How To Manage Underperforming Staff

Any good organization is often regarded as only being as good as its staff, so managing employees is important and without employee performance being optimized, good organizations will go bad. So given how critical staff performance is within an organization, how do you manage underperforming staff? Unfortunately there is no one ‘magic bullet’ that will ensure that all underperforming staff suddenly achieve performance targets, but there are management strategies that can help!

One of the most fundamental processes for managing underperforming staff is known as progressive discipline, which focuses on helping the employee to know that their performance is not up to the expected standard and helping them be aware, through regular feedback, what is happening with regard to their performance. The feedback acts as a way in which the employee can be made aware of what is going well and where improvements need to be made.

In order for the feedback to be useful it needs to be frequent and not only delivered when the performance standards have not been met. The underperforming staff also need to be told when they are performing well or up to the expected standard.

It is also critical to communicate performance expectations and standards so that staff know exactly what is being expected of them and so when they do not meet these standards, they will be aware that they are underachieving. It is obviously unacceptable to simply retrospectively tell a member of staff that they have not performed according to the standards set; they need to know what these standards are!

The manager should also focus on the reasons for under achievement. Why is the employee not performing well? Are there good personal reasons or even organizational problems that are affecting performance? Once the reasons for underachievement are understood, then they are easier to rectify!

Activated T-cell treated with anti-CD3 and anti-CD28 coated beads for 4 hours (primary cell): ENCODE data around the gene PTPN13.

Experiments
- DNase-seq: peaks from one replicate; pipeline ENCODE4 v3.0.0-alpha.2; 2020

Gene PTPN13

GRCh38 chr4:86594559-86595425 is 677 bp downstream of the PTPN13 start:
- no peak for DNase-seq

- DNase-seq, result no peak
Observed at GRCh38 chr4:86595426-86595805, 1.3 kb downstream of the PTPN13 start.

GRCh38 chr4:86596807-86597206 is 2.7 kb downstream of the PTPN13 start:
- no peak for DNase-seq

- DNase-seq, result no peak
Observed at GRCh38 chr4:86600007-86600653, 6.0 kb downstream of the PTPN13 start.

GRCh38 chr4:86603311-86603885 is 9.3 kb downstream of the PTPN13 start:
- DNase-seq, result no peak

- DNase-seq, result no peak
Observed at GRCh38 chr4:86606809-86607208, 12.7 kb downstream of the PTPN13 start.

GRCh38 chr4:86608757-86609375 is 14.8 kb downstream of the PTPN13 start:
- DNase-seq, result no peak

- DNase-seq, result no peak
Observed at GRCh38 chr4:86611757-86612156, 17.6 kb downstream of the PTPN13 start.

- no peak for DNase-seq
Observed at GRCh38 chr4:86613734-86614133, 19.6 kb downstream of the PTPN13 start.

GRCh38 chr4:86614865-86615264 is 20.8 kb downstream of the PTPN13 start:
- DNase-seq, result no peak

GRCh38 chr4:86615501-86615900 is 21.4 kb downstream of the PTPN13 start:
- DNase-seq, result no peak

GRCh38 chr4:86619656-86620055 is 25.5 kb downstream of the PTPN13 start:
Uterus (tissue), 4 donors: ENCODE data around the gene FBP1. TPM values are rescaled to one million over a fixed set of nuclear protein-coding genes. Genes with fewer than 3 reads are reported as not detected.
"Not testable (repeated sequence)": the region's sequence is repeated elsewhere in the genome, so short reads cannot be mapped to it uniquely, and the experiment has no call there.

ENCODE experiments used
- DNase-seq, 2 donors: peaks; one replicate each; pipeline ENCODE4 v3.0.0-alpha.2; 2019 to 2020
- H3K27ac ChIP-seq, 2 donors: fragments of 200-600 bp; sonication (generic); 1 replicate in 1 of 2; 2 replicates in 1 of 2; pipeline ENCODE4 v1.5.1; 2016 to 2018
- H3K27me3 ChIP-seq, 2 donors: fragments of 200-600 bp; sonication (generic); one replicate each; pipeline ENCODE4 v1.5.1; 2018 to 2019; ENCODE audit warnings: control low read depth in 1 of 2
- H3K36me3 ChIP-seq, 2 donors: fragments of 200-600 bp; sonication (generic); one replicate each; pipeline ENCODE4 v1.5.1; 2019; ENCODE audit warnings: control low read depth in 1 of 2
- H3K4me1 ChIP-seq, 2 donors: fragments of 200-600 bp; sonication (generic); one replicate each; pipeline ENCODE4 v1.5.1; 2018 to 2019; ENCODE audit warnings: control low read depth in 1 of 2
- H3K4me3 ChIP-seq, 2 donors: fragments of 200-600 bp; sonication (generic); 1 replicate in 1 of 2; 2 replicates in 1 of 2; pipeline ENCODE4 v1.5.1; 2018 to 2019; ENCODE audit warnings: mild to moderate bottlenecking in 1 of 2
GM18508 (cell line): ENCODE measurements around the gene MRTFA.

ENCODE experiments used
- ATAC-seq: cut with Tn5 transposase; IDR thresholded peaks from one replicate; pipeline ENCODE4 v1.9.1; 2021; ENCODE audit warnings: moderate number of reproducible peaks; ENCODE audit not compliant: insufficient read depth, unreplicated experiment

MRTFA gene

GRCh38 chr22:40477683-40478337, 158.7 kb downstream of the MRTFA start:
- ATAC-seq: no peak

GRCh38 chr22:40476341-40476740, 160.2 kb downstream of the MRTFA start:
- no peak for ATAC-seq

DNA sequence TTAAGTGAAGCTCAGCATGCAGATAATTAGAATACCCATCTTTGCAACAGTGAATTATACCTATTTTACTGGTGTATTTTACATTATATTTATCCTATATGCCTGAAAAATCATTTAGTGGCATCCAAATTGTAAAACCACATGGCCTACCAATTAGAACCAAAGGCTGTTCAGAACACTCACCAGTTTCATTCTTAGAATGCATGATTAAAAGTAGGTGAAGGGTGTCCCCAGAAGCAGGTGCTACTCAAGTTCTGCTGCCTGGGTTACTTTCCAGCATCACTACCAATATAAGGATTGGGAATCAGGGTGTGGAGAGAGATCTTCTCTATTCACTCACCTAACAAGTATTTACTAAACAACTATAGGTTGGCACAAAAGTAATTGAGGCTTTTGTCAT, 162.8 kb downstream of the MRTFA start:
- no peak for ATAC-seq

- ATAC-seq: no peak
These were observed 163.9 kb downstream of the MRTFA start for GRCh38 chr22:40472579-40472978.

Some organizations believe in coaching, so that an employee is given every opportunity to improve their performance. Sometimes this can be an exceptionally useful management tool because coaching can highlight problems within the organization that the employee has failed to highlight to their manager. Coaching can be labor intensive, but on the other hand it ensures that highly skilled employees can be retained and their performance improved and it can also help management to see how the organization as a whole functions, through coaching and spending time with an employee.

Any good manager will also look at his or her own performance as well. Is the manager managing performance in the right way? Are they able to offer guidance, good communication and a clear understanding of the implications of non-performance. Sometimes the manager can assume that these things have been done, but nonetheless, it is important that they are done and that a record is kept to prove that staff have been equipped with all the information required to be clear about performance standards. There will always be a small minority of employees who feel that they can take liberties, always ling on the edge of what is acceptable, but never going far enough to get the sack. That is why good record keeping is good for everyone involved when it comes to managing performance!

Given that there is no ‘magic bullet’ the management of underperforming staff is really down to different processes and strategies, often dependent on the culture and attitude of different organizations. However, the fundamentals of making sure that all staff are fully aware of what is expected of them are really critical. Until organizations have made performance standards clear and communicated them, it is almost impossible to manage underperforming staff!

Share and Enjoy: These icons link to social bookmarking sites where readers can share and discover new web pages.
  • Digg
  • Netvouz
  • DZone
  • ThisNext
  • MisterWong
  • Wists

Leave a Reply

Your email address will not be published. Required fields are marked *


You may use these HTML tags and attributes: <a href="" title=""> <abbr title=""> <acronym title=""> <b> <blockquote cite=""> <cite> <code> <del datetime=""> <em> <i> <q cite=""> <strike> <strong>